Zits comic strip is awesome:
MOM: (Jeremy texting away) Jeremy, I found an empty milk carton in the fridge, an empty cereal box in the pantry, and an empty Doritos bag under the sofa cushion! I don't think a person could get any lazier than you!
JEREMY: (engrossed in his texting) Thanks for believing in me, mom.
MOM: THAT WAS NOT A COMPLIMENT!
When my daughter was a teen it was Popsicle sticks. On the arm of the couch, under the couch, in between the cushions of the couch, on her desk... It was an invasion that lasted for 6 years. I am happy to report that as a young adult she knows to throw her trash away, and takes pride in maintaining a lovely living space. And in fact, when I am staying with her, I am put on notice to keep it neat!
This is a universal plight of parents of teenagers. Teens subscribe to the eat, drink and leave principle. I don't see it so much as laziness, as I do distraction. I think the progression goes something like this: I'm hungry/thirsty, think I'll have a ___________. Then the consuming of said snack commences, followed by the putting down of the glass, plate or wrapping on the floor, window sill, or couch cushion while they continue to engage in the more interesting aspects of their life. i.e napping, texting, or facebook. So you see in the moment it's just a putting down till later, and then when later comes the glass/plate/wrapper is pretty much invisible to them as they get on with whatever it is they get on with.
You have some options here. And as I think back to the Popsicle stick conundrum, I realize I never had a waste basket in the TV room. Maybe if I had put a basket literally right next to the couch on the side she always sat on, she probably would have used it. My bad! So the first option is to see if there is a solution other than yelling at them to clean up after themselves. Think like a design consultant, and engage your teen in the process with you. Your I Get It moment: "I get when you are finished with your soda/snack/juice you just put it down while you get on with something else and then forget about it. But it is making me crazy, and we are getting ants/flies and other indescribable insects as a result. Other than me yelling at you, lets come up with a solution.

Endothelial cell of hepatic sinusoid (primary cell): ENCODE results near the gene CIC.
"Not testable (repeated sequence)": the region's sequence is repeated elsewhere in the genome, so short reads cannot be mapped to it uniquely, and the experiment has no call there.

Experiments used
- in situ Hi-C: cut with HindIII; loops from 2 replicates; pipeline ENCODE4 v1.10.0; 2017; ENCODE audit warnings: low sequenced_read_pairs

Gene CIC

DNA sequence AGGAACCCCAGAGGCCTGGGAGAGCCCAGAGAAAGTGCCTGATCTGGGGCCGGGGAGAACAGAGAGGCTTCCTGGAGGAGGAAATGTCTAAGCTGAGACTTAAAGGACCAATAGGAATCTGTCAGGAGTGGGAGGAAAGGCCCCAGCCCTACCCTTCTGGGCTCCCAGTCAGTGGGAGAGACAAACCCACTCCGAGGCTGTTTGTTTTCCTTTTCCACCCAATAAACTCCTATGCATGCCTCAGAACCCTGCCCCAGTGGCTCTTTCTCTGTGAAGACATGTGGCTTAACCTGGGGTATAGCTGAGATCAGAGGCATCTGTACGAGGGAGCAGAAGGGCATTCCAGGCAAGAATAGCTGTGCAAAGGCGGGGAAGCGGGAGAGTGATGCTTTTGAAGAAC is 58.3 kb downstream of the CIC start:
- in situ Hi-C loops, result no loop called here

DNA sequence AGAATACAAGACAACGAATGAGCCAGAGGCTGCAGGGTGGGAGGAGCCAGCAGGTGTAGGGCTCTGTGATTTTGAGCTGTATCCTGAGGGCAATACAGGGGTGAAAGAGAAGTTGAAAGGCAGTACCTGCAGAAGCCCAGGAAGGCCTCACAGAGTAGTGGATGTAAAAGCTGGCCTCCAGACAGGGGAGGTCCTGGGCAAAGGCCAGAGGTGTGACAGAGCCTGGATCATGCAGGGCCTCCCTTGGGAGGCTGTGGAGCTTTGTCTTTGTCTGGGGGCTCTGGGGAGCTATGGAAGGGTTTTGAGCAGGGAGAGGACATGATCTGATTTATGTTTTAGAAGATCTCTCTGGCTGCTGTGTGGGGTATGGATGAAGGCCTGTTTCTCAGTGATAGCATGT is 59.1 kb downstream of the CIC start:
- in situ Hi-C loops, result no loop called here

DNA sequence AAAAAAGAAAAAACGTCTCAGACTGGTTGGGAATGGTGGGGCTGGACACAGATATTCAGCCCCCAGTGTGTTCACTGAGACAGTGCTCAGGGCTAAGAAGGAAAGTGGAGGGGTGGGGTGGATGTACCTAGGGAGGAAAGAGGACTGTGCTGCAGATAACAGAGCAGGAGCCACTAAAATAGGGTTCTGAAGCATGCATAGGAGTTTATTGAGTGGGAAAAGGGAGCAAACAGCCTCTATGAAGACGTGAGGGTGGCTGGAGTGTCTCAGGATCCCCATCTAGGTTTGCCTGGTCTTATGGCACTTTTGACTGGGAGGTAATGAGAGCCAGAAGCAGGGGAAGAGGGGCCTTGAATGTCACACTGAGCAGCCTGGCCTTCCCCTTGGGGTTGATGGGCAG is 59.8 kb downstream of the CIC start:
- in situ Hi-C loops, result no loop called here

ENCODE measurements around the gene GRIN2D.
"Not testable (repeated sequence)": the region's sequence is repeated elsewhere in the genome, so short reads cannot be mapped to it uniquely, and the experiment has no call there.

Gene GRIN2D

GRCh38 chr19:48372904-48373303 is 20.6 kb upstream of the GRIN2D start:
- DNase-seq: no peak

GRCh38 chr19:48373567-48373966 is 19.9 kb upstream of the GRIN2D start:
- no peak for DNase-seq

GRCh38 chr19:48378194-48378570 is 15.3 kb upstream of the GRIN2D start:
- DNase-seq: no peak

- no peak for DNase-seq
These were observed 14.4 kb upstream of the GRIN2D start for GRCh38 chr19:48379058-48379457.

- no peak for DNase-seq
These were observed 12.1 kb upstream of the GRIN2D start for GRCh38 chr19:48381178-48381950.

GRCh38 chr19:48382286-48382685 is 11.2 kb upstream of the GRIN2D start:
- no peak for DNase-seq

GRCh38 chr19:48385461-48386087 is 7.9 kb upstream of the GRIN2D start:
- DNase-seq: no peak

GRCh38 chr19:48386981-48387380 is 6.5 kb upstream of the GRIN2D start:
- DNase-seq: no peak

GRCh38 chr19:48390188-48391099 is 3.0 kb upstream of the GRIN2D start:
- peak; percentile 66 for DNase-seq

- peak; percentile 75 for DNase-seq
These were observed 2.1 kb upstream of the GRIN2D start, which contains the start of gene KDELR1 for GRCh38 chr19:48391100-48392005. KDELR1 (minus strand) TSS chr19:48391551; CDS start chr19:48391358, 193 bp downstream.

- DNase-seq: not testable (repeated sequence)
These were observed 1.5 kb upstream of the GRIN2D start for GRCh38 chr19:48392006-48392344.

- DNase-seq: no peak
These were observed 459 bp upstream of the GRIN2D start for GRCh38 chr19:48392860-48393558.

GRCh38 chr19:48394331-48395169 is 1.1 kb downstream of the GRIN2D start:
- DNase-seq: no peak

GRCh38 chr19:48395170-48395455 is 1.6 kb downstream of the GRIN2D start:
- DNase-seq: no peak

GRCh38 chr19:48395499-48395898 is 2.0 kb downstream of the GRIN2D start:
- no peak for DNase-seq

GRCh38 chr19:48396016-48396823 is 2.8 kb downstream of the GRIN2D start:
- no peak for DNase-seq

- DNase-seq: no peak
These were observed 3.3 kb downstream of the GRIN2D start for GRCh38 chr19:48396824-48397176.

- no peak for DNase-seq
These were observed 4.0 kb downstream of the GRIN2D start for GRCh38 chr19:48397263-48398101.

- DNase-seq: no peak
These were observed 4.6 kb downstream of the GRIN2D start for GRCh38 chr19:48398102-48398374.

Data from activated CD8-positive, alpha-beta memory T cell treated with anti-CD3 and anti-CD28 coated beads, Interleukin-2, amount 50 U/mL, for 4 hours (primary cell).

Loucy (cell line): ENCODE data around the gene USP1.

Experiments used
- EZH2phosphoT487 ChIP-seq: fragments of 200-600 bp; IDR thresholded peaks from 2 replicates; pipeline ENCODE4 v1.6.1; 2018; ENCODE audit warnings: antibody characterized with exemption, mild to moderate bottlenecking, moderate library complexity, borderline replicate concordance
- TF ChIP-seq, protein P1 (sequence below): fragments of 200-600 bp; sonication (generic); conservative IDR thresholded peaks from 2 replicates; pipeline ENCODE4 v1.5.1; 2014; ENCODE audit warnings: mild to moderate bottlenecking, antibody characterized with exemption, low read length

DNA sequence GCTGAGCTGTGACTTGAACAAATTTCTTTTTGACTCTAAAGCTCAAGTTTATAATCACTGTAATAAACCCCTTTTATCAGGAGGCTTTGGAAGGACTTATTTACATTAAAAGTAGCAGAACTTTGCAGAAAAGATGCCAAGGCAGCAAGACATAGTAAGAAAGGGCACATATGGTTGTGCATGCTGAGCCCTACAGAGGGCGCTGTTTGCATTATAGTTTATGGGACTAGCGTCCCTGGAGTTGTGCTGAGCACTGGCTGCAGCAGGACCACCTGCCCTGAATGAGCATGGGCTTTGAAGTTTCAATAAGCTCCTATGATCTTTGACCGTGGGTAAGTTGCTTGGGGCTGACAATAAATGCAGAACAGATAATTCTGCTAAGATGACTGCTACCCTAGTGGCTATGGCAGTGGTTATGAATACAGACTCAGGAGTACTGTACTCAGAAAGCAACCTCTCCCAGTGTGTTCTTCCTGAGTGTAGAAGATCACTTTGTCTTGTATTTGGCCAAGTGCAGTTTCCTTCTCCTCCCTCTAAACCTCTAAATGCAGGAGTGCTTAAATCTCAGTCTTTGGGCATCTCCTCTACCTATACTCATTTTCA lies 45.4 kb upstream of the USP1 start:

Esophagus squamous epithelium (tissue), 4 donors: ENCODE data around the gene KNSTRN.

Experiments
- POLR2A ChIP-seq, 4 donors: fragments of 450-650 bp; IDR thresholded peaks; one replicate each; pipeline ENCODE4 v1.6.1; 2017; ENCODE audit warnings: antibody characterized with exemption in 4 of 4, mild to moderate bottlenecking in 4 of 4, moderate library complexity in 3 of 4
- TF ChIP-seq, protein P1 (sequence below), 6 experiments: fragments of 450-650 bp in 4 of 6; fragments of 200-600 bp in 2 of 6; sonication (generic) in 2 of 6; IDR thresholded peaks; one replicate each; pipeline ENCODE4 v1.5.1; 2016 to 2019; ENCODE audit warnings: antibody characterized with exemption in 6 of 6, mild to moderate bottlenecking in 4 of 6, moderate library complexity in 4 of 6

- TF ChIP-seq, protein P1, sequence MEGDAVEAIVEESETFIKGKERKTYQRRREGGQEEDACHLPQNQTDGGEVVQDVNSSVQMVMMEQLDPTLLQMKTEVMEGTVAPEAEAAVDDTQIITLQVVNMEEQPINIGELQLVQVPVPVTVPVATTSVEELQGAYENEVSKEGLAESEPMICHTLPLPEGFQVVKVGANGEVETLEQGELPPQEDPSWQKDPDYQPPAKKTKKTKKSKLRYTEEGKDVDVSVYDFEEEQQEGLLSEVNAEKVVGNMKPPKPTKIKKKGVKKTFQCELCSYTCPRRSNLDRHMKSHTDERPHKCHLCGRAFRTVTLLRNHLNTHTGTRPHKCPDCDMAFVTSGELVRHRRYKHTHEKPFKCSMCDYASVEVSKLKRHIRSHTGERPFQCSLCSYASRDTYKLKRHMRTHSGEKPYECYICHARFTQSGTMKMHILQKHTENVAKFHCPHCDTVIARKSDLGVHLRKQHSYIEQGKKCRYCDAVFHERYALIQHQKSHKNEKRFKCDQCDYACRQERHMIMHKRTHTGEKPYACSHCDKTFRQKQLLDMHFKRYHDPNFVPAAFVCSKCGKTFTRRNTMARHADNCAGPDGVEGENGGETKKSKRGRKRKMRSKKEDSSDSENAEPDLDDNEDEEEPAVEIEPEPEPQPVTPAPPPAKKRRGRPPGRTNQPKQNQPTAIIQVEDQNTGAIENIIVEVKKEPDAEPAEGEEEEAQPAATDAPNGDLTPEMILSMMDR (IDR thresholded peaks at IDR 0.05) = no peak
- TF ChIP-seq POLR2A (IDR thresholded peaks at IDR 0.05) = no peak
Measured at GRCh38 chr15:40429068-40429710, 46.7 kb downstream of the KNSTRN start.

Option 2: You give the reminder; "Hey honey don't forget to throw away your ........" When they don't, which of course we know will be the case, you leave it there, and the first time that day your teen asks you for something, a ride, laundry, help with homework, etc, you say calmly and without sarcasm and anger, I'd love to honey, let me know when you have thrown away your wrapper, or brought your dirty glass/plate into the kitchen and I will be glad to help you." Yelling and labeling them as lazy will not engender cooperation, just attitude. Helping them to understand that relationships are reciprocal is more meaningful.
Option 3: Just do it yourself, you have bigger fish to fry. Chalk it up to normal teen behavior. Know that as they get older and are living on their own, and the parent maid service no longer exists, they will figure it out. It is just a moment in time, they have a lot on their mind, and wrappers/plates and glasses just do not take up any space in their overloaded brain. This can take up a lot of negative energy for you, it takes two seconds to just do it yourself. And rather than bemoaning the laziness of your teen, re-frame it into, they have a lot on their mind, and this is your way of acknowledging that.
Wait till you see their dorm room!!!!!!